Comment Management in WordPress

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WordPress is one of the most popular content management systems in use, driving a large percentage of websites that we encounter from day to day. The reason for this is that, while the blog might arguably be past its golden age, most websites still incorporate some form of blog functionality, even if it’s simply a feed of upcoming events. The blog has simply remained one of those foundational technologies of the Internet as we use it, because it brought interaction…interaction in the form of comments. The engagement that comments bring is what makes blogs integral to what you’re doing with your website, and blogging is at the center of WordPress’ DNA.

The Components of Comments

Comments are more than just discussion on the information in your post. Comments are another way that potential clients can engage you, which means that they are ultimately a valuable way to generate leads…just as valuable, if not more, as your contact form. WordPress, of course, provides us with a comment form that is easily implemented, but I see a lot of sites that pay little attention to the comment form, leaving it in its out-of-the-box state without providing any further functionality. This important channel of interaction with your readers, and potential customers, deserves more attention than this.

Besides the obvious decisions about requiring or not requiring users to be logged in, permitting anonymous commenters, etc., there are several critical components of comment management that are not included in WordPress core. When considering plugins for your site, it’s important to think about which of these functionalities you’ll want to add.

  1. Subscriptions. This, in my opinion, is the most glaring omission from core. We all interact with a lot of posts, tweets, and ideas on a daily basis, and that makes it easy to lose track of the conversations we’re having with others, even important ones. I always try to engage my commenters within the same day that they comment, and I want them to be able to know that I’ve done so, so presenting readers with an option to subscribe to follow-up comments on a post is critical. Jetpack has a great module for this, but, as I’ve alluded to in the past, Jetpack is heavy, bulky, and only the right choice in a small percentage of sites. A new plugin in this space is Postmatic. They’re new, but extremely popular, and for good reason. Postmatic offers readers the ability to not only subscribe to comments by email, but also to post new replies and comments to the blog simply by replying to an email. This is a huge boost to engagement on your blog. I highly recommend Postmatic (they provide subscriptions to new posts, as well).
  2. Login. For a lot of bloggers, requiring users to login on the site itself is sufficient for comment management. Others prefer to reduce that barrier to commenting, and allow users to login with their social media accounts. I have mixed feelings about this: on one hand, I like the ease of using my Google account to login to everything as a user, but, as a site administrator, I also don’t particularly want to have that data interaction occurring on my site. If you want to implement this functionality, the two most popular solutions are Disqus and Jetpack’s Comments module. I’m not a fan of either: Jetpack loads the enhanced comment form in an iframe, which makes styling the form to match your theme next to impossible, and is an approach that I just don’t think is best practice. Disqus also loads in an iframe, and, in my experience, is a terrible experience on mobile. I also don’t like to have my comments stored in someone else’s cloud…that’s the whole point of hosting my own WordPress site instead of using a solution. The list of other plugins offering this feature rotates frequently, each with it’s own risks and potential payoffs. I don’t think that this is worthwhile on my own blogs, but every site owner has to evaluate this for their own use case.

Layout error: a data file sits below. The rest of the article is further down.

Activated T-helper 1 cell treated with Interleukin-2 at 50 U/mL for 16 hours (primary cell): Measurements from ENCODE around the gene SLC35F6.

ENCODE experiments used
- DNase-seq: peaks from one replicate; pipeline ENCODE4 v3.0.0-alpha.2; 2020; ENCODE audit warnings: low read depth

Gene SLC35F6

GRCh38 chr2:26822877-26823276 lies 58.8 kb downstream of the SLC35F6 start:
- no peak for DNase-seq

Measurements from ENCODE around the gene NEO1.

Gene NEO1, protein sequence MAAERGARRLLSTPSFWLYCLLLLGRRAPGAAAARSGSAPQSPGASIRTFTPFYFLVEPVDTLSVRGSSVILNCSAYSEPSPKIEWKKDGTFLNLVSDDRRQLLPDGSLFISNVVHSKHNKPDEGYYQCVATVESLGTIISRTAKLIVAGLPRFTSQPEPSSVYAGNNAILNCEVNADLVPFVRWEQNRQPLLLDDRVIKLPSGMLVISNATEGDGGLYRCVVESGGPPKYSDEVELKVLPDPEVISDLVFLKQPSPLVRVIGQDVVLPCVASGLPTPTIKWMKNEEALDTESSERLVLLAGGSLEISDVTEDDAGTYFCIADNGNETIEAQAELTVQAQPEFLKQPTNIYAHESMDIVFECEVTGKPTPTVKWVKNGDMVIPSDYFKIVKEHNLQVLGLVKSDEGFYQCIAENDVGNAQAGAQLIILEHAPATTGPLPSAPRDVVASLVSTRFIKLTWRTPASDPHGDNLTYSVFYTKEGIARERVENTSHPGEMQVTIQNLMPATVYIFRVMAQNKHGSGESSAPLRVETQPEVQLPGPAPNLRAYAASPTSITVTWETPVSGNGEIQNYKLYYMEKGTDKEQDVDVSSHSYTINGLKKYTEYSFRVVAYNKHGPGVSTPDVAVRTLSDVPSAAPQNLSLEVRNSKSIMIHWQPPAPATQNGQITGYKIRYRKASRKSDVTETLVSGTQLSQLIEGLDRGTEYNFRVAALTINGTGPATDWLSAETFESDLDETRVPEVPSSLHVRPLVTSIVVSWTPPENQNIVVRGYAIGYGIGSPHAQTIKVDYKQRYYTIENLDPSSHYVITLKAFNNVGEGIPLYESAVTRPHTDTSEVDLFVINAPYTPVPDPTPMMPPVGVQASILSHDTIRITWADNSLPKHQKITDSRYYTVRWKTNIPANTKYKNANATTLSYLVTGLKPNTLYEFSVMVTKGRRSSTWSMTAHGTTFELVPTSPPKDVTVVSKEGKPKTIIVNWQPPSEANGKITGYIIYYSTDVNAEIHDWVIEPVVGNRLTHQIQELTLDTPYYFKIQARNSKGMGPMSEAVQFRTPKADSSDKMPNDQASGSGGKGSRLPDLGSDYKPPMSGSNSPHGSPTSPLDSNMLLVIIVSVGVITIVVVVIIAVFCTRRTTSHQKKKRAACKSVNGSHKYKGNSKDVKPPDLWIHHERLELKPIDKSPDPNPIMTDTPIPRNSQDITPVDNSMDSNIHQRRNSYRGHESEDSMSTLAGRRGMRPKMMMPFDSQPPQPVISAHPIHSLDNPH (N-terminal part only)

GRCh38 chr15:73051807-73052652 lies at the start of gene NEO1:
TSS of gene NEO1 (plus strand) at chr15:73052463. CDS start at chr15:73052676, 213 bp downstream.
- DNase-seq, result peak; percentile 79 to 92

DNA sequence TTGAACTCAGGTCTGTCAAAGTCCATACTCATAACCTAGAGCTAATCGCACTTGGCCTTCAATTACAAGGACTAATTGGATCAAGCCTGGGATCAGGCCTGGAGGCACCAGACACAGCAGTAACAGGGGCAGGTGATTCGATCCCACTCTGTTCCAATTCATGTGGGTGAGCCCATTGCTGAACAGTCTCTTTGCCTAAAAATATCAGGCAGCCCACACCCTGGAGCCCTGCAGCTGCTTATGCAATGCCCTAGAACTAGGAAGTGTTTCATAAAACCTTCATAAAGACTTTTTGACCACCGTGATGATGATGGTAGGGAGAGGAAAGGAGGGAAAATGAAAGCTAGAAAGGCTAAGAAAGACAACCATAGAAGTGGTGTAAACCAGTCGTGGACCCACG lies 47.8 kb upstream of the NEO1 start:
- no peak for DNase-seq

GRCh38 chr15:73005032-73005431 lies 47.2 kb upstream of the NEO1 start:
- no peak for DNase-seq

3. What do you want your form to sayThe comment form in WordPress is fairly useful, but did you know that you can customize the verbiage, fields, which fields are required, and which HTML tags are permitted in comments? Small touches like this help personalize the comment experience for your readers, matching the tone of your site and writing style. Anything that makes your site feel more unique than others is a good thing. For these sorts of customizations, the comment_form() function is a good place to start.

I should also mention that the order of fields in the default comment form will likely be changing with the 4.4 release in a few months, placing the textarea in the comment form first. I’m not certain if this is a completely finalized decision yet, but it will most likely be. Besides the aesthetic changes, this will have an impact on theme development as hooks used with the comment_form() will potentially fire in a different order.

If you’re looking for some help implementing customizations to your comment management system, feel free to contact me and we can talk about what you’re looking for. And, if you have tricks that you like to use that I haven’t mentioned here, let me know what they are. You know…comment, and all.

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